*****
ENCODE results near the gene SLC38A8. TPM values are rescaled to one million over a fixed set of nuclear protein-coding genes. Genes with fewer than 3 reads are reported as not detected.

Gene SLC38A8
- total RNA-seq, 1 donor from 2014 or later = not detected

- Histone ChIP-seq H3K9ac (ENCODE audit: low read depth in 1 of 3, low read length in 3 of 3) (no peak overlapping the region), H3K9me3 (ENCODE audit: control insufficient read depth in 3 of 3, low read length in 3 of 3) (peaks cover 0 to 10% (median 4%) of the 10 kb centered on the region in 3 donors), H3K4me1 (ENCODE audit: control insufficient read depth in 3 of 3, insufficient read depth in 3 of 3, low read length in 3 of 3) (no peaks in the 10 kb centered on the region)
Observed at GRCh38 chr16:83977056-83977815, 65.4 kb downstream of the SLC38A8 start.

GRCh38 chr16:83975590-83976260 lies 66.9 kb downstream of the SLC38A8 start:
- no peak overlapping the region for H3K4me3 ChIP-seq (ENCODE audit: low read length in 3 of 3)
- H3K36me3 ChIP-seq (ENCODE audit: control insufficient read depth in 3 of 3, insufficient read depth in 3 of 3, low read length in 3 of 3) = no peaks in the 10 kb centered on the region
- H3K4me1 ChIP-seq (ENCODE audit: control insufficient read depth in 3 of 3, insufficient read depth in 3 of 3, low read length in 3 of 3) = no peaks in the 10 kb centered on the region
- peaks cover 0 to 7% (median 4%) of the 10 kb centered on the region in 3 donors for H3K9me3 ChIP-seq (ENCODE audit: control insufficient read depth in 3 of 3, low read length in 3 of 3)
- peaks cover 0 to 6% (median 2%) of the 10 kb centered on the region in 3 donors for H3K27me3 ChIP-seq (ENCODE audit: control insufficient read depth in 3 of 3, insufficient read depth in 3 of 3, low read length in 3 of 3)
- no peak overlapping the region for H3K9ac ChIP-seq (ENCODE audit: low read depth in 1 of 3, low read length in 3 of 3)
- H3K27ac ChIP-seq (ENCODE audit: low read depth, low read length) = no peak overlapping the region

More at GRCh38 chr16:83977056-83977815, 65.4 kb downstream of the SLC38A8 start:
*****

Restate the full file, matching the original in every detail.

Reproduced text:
ENCODE results near the gene SLC38A8. TPM values are rescaled to one million over a fixed set of nuclear protein-coding genes. Genes with fewer than 3 reads are reported as not detected.

Gene SLC38A8
- total RNA-seq, 1 donor from 2014 or later = not detected

- Histone ChIP-seq H3K9ac (ENCODE audit: low read depth in 1 of 3, low read length in 3 of 3) (no peak overlapping the region), H3K9me3 (ENCODE audit: control insufficient read depth in 3 of 3, low read length in 3 of 3) (peaks cover 0 to 10% (median 4%) of the 10 kb centered on the region in 3 donors), H3K4me1 (ENCODE audit: control insufficient read depth in 3 of 3, insufficient read depth in 3 of 3, low read length in 3 of 3) (no peaks in the 10 kb centered on the region)
Observed at GRCh38 chr16:83977056-83977815, 65.4 kb downstream of the SLC38A8 start.

GRCh38 chr16:83975590-83976260 lies 66.9 kb downstream of the SLC38A8 start:
- no peak overlapping the region for H3K4me3 ChIP-seq (ENCODE audit: low read length in 3 of 3)
- H3K36me3 ChIP-seq (ENCODE audit: control insufficient read depth in 3 of 3, insufficient read depth in 3 of 3, low read length in 3 of 3) = no peaks in the 10 kb centered on the region
- H3K4me1 ChIP-seq (ENCODE audit: control insufficient read depth in 3 of 3, insufficient read depth in 3 of 3, low read length in 3 of 3) = no peaks in the 10 kb centered on the region
- peaks cover 0 to 7% (median 4%) of the 10 kb centered on the region in 3 donors for H3K9me3 ChIP-seq (ENCODE audit: control insufficient read depth in 3 of 3, low read length in 3 of 3)
- peaks cover 0 to 6% (median 2%) of the 10 kb centered on the region in 3 donors for H3K27me3 ChIP-seq (ENCODE audit: control insufficient read depth in 3 of 3, insufficient read depth in 3 of 3, low read length in 3 of 3)
- no peak overlapping the region for H3K9ac ChIP-seq (ENCODE audit: low read depth in 1 of 3, low read length in 3 of 3)
- H3K27ac ChIP-seq (ENCODE audit: low read depth, low read length) = no peak overlapping the region

More at GRCh38 chr16:83977056-83977815, 65.4 kb downstream of the SLC38A8 start: